End of Life Law in Australia

Queensland

In Queensland a person can make an Advance Health Directive i.e. a statutory Advance Care Directive. Advance Health Directives are regulated by the Powers of Attorney Act 1998 (Qld).

Does Queensland have both common law Advance Care Directives and statutory Advance Directives (Advance Health Directives)?

No. Queensland only has statutory Advance Care Directives i.e. an Advance Health Directive. Common law Advance Care Directives were intended to have legal effect in Queensland, however the wording and structure of the Queensland guardianship legislation has removed their legal effect.

When will an Advance Health Directive apply?

An Advance Health Directive will apply as soon as the person loses capacity to decide about the health care, unless the Directive refuses life-sustaining treatment. In that case the Directive will only apply if specific conditions are met.

Learn more about Queensland's law on capacity at Capacity and consent to medical treatment.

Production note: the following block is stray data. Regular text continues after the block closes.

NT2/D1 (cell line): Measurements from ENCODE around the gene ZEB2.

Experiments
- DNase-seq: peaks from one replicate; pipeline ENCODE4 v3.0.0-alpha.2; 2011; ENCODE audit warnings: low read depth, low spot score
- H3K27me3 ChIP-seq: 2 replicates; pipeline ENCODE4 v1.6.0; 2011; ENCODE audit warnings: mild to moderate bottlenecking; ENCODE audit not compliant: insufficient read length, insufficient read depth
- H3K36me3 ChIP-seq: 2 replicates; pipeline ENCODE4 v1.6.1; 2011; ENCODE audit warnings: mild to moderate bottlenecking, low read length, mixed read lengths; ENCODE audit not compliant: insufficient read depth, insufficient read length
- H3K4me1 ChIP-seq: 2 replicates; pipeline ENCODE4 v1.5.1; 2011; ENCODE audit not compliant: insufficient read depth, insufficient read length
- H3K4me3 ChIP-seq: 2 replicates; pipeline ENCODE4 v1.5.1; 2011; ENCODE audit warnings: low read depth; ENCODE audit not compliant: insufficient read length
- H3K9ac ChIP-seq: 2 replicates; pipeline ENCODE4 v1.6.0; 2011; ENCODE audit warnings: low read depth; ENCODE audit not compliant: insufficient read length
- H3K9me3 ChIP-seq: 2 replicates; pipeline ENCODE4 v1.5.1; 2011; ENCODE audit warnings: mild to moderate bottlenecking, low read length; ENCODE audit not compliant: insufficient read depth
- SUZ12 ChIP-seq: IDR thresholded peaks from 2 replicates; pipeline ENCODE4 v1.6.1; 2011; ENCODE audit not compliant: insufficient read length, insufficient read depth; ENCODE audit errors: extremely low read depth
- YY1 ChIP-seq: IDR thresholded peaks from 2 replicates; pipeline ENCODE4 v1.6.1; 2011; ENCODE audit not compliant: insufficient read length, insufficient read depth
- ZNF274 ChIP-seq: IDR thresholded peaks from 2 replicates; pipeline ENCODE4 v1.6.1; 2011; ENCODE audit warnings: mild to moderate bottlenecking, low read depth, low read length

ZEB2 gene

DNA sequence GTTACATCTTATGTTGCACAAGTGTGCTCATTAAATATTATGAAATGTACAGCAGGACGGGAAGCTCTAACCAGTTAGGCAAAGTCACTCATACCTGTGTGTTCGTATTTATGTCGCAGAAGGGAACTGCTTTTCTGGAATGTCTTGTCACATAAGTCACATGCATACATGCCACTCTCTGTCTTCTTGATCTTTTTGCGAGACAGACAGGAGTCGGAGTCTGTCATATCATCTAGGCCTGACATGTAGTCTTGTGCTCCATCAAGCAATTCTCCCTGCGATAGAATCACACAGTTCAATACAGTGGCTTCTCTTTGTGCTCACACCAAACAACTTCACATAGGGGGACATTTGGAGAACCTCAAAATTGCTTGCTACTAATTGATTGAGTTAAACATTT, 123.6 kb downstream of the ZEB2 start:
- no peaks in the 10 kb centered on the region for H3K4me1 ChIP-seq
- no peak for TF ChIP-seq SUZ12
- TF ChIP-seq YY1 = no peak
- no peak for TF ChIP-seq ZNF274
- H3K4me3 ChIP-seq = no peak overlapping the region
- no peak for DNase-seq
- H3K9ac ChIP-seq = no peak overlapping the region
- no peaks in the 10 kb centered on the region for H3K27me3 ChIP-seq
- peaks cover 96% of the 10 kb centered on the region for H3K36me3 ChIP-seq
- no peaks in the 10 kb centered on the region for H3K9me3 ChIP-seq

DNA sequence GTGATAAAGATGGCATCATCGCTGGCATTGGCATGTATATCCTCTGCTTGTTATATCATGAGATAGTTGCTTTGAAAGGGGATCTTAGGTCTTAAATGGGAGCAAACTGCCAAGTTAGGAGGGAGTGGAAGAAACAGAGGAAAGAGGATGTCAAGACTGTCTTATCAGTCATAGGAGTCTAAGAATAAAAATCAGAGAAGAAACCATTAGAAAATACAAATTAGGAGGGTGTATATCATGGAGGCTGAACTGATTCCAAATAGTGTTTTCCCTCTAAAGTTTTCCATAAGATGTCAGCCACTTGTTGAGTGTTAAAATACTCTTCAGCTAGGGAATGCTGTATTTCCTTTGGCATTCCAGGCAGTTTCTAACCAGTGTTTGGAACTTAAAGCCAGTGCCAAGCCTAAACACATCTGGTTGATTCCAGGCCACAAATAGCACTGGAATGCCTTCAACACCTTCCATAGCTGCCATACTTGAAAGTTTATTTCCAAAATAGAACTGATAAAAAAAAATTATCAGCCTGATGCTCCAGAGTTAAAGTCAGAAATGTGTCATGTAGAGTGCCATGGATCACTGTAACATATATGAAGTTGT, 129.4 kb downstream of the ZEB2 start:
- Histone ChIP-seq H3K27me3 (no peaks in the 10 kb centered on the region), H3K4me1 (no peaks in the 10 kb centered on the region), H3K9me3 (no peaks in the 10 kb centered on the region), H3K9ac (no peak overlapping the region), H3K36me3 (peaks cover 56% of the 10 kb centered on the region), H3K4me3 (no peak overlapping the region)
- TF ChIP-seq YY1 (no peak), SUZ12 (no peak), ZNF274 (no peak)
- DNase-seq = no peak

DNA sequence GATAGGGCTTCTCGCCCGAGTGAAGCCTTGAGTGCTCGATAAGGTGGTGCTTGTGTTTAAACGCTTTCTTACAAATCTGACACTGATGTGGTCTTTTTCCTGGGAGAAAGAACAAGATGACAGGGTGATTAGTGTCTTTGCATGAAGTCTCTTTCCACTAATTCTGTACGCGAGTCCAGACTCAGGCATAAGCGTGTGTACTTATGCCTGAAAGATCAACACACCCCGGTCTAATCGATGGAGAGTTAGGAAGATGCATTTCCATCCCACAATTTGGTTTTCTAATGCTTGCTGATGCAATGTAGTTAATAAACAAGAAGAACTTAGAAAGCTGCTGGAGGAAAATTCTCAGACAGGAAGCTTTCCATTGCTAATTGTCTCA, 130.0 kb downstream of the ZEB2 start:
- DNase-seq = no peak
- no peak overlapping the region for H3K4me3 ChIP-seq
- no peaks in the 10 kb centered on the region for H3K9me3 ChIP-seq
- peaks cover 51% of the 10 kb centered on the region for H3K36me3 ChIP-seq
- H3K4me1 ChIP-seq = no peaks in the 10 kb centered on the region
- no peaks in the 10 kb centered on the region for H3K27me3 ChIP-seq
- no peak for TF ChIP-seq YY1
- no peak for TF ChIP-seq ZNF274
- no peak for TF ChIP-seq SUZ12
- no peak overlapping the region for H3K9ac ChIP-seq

What can an Advance Health Directive cover?

An Advance Health Directive allows a person to give directions about his or her future health care, including refusing life-sustaining treatment. Other directions which can be given include:

  • Consent that future health care be given, even if the person objects to that health care at the time the care or treatment is given.
  • Authorisation for a substitute decision-maker to physically restrain, move or manage the person in order to provide the health care.

When will an Advance Health Directive which refuses life-sustaining treatment apply?

An Advance Health Directive that refuses life-sustaining treatment will apply (i.e. can be followed) only if the following criteria are met:

  1. The person's health is sufficiently poor that one of the following situations applies:
  • they have a terminal illness or condition that is incurable or irreversible, and it is the opinion of the treating doctor and another doctor that the person is expected to die within a year; or